Teton Co US 89 to gilman and AugustaThen, the various businesses and bars along Main Street represented not just a favorite place in rural Lewis and Clark County, but also document a classic western town with great roadside architecture such as the Wagon Wheel Motel.

The annual rodeo in Augusta is one of the state’s best, but Augusta is worth much more than just a summer visit during rodeo season.  When I returned in 2014 I found one key building missing–the historic Great Northern Railway passenger station, shown below from a 1984 image.

Created with GIMPAugusta began as a crossroads town for neighboring ranches; the later extension of a railroad spur to nearby Gilman spurred competition between the two towns.  But Augusta Teton Co US 89 August and Gilman hwy marker 1won that battle–today not much outside of the Montana Highway Historical marker, a steel bridge, and a disappearing railroad corridor remains of Gilman.

Augusta has several significant properties, starting with its historic high school building, a bit of neoclassicism on the northern plains.

img_9066But I like the football field almost as much as the historic school–could a more neighborhood setting even be imagined?

Lewis & Clark County Augusta football field 1Then there are historic commercial buildings from the early 20th century–several with National Register qualities, especially the F. M. Mack General Merchandise store–a frame building with paired bracketed cornice.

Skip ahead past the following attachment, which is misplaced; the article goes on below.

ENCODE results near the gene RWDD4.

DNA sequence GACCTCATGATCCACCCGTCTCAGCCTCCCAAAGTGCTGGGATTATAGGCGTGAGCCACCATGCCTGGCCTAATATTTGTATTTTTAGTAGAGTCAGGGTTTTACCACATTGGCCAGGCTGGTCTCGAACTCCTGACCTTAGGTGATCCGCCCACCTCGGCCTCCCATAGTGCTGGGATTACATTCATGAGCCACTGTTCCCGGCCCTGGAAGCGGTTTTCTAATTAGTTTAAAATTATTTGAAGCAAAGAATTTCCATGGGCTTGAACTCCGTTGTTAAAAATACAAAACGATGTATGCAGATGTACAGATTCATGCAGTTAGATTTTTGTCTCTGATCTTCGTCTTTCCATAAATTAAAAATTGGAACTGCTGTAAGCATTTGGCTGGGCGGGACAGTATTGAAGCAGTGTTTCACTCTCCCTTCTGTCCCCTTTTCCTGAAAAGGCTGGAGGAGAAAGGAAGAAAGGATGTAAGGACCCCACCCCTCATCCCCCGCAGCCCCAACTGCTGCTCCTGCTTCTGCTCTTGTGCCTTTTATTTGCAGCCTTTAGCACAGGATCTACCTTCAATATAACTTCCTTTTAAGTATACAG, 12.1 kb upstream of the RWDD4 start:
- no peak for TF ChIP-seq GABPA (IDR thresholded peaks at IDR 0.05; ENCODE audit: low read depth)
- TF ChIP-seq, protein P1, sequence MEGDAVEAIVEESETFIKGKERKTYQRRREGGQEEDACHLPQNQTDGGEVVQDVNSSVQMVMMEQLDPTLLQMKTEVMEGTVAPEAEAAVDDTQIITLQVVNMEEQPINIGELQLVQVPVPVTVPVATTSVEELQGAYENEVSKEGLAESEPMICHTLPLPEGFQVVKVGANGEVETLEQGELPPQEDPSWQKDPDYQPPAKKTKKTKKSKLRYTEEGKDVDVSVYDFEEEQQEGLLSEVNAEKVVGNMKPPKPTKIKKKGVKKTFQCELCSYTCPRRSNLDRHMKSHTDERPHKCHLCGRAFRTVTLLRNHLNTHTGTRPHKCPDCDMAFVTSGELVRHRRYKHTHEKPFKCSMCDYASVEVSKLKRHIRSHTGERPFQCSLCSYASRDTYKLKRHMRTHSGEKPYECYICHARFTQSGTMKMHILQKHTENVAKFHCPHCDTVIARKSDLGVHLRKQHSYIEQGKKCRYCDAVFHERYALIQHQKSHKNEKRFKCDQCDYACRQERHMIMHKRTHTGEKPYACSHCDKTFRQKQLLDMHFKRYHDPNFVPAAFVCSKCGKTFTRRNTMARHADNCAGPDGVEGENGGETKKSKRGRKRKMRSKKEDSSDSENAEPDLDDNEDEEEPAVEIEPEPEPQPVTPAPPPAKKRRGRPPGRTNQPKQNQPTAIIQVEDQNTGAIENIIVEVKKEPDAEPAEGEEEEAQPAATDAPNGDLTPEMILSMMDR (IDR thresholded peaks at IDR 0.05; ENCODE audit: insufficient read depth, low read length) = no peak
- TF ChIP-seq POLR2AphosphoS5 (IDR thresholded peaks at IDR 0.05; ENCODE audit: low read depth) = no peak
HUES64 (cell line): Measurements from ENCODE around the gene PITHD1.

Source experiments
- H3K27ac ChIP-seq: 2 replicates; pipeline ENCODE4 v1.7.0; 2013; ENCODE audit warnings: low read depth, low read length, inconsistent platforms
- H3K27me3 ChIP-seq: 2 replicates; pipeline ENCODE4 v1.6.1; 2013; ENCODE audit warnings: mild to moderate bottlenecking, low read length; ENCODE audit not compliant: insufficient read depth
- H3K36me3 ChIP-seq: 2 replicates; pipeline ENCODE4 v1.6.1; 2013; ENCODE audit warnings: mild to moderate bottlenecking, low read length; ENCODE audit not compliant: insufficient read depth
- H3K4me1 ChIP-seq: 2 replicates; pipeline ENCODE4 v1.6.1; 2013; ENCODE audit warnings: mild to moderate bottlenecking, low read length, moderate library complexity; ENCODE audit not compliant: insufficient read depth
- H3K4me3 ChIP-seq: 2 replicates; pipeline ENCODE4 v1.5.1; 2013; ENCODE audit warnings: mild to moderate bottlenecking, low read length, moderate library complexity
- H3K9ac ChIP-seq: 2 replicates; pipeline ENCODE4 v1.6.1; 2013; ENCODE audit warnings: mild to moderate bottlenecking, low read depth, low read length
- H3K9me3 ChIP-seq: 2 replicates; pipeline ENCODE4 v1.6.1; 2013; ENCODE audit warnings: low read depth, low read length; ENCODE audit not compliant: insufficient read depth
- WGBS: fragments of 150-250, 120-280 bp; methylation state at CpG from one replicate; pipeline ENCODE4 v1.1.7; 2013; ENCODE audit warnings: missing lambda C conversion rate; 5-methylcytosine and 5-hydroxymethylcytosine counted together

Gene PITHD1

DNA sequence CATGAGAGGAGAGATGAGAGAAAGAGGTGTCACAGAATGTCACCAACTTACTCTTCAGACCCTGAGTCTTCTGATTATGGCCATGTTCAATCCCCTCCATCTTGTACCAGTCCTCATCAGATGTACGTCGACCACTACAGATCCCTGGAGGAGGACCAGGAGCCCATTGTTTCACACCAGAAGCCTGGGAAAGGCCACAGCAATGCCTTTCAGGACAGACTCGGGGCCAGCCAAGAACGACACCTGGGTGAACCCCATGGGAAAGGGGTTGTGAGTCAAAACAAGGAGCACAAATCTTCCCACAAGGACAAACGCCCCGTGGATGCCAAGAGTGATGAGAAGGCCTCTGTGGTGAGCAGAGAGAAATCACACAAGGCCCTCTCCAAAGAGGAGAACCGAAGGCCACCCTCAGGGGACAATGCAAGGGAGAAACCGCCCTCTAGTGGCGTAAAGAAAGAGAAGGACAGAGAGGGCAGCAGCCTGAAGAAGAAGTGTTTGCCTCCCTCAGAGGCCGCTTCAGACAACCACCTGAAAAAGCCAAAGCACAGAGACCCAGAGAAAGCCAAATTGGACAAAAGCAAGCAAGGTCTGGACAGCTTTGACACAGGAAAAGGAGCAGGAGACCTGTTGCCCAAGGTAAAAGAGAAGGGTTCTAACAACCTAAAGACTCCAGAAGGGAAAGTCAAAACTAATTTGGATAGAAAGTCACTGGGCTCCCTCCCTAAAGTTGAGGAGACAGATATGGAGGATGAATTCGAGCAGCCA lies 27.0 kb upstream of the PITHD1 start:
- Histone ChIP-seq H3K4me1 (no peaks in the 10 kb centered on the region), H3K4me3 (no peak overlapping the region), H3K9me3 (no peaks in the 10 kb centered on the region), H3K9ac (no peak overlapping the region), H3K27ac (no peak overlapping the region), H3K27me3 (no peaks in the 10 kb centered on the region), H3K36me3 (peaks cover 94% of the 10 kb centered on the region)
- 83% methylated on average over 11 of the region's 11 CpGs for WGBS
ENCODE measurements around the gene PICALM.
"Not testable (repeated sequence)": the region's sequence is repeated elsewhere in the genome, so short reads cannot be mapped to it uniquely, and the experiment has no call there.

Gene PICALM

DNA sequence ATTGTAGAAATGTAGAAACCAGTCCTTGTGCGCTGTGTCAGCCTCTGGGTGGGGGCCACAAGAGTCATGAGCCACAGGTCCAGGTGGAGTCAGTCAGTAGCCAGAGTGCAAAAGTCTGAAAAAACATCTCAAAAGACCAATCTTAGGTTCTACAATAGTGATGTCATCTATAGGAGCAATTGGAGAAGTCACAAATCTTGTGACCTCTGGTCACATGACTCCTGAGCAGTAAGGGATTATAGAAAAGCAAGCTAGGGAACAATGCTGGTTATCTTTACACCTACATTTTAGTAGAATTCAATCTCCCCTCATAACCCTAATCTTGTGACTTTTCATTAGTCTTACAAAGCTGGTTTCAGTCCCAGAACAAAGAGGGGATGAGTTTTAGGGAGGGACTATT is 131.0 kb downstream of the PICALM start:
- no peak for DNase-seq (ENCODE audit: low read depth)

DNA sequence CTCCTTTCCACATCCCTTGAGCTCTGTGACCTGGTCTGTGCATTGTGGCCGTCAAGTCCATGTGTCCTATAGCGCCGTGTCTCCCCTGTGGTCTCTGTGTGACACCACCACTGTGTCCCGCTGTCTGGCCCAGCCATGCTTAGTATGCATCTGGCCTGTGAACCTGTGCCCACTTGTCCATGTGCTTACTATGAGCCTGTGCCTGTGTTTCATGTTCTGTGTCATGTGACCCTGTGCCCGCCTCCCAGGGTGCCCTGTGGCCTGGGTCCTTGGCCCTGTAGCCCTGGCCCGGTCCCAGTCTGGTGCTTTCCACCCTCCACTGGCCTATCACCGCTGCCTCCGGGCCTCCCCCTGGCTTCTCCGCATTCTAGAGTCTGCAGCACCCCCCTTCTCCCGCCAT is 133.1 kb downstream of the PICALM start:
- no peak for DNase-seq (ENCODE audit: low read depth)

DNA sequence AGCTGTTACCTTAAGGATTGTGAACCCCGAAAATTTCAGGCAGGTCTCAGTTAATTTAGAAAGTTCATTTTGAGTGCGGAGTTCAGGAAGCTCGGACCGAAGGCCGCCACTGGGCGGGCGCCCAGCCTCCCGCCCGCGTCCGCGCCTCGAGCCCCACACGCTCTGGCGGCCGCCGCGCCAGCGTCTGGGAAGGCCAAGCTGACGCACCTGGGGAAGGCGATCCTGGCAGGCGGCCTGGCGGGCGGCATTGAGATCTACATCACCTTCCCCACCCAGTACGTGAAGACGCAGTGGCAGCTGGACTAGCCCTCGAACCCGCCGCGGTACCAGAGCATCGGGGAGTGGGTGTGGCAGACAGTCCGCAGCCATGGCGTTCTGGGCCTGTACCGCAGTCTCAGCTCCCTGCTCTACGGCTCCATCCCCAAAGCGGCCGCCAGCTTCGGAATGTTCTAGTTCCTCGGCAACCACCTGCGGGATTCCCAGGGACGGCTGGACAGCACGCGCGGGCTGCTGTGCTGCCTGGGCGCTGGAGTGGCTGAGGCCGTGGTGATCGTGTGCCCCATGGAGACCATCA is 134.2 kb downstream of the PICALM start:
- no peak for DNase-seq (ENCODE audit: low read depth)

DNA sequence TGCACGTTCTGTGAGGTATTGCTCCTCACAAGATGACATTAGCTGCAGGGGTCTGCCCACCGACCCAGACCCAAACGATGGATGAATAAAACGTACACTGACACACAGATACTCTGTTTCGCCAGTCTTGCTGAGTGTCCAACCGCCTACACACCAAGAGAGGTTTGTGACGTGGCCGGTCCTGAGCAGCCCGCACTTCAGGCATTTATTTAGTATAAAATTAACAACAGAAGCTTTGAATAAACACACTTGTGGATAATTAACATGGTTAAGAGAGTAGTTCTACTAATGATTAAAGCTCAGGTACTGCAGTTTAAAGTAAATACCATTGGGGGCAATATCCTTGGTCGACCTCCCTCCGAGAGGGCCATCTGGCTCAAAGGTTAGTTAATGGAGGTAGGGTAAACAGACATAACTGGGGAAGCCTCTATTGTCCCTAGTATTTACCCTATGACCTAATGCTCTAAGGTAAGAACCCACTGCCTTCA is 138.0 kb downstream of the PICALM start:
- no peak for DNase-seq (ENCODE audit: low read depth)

img_9073Over 300 people call Augusta home today, a slight increase since my work 30 years ago.  The community not only has kept the historic buildings noted above, residents also have opened the Augusta Area Museum–heritage is clearly part of the town’s future.

Lewis & Clark County Augusta museum

Lincoln County’s Gateway Towns

Lincoln Co Troy 5I love Montana town signs, and Troy, deep in the state’s logging country, has one of the best.  The sign lures to a city park nestled along the Kootenai River.  The focus point is a

historic Great Northern depot, which has been moved to the park.  There is also an interpretive trail, part of a partnership with the U.S. Forest Service, that tells the story of the Callahan boom, which mining and logging combined to lure investors and residents to the area.  It is a story arc that the forest service follows at other sites in a region the service describes as the Callahan Creek Historic Mining and Logging District. It is a very useful perspective on the town’s history, and not one that I pursued in 1984 when I explored this part of Lincoln County in the fieldwork for the state historic preservation plan.  I paid attention to the historic railroad corridor–Troy (1892) after all was on

Lincoln Co Troy RR corridor

Lincoln Co Troy facing RR